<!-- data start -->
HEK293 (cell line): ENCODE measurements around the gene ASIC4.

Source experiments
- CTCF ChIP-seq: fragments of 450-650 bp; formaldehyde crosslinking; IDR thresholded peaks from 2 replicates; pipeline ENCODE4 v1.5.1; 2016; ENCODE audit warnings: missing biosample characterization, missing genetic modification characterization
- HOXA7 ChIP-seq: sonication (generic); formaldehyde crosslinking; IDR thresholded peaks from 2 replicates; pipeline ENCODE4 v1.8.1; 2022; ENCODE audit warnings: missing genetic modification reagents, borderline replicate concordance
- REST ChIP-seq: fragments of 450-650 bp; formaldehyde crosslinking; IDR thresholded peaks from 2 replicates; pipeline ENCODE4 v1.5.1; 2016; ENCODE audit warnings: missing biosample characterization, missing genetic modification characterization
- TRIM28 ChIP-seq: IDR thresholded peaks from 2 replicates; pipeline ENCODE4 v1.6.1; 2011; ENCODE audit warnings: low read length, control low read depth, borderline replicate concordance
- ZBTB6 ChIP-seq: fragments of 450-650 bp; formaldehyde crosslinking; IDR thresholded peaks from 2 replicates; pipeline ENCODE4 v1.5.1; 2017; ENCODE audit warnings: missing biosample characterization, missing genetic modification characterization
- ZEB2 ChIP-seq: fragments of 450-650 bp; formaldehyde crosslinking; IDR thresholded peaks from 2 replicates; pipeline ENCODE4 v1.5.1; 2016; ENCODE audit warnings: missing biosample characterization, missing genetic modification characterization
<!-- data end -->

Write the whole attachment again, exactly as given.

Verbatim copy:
HEK293 (cell line): ENCODE measurements around the gene ASIC4.

Source experiments
- CTCF ChIP-seq: fragments of 450-650 bp; formaldehyde crosslinking; IDR thresholded peaks from 2 replicates; pipeline ENCODE4 v1.5.1; 2016; ENCODE audit warnings: missing biosample characterization, missing genetic modification characterization
- HOXA7 ChIP-seq: sonication (generic); formaldehyde crosslinking; IDR thresholded peaks from 2 replicates; pipeline ENCODE4 v1.8.1; 2022; ENCODE audit warnings: missing genetic modification reagents, borderline replicate concordance
- REST ChIP-seq: fragments of 450-650 bp; formaldehyde crosslinking; IDR thresholded peaks from 2 replicates; pipeline ENCODE4 v1.5.1; 2016; ENCODE audit warnings: missing biosample characterization, missing genetic modification characterization
- TRIM28 ChIP-seq: IDR thresholded peaks from 2 replicates; pipeline ENCODE4 v1.6.1; 2011; ENCODE audit warnings: low read length, control low read depth, borderline replicate concordance
- ZBTB6 ChIP-seq: fragments of 450-650 bp; formaldehyde crosslinking; IDR thresholded peaks from 2 replicates; pipeline ENCODE4 v1.5.1; 2017; ENCODE audit warnings: missing biosample characterization, missing genetic modification characterization
- ZEB2 ChIP-seq: fragments of 450-650 bp; formaldehyde crosslinking; IDR thresholded peaks from 2 replicates; pipeline ENCODE4 v1.5.1; 2016; ENCODE audit warnings: missing biosample characterization, missing genetic modification characterization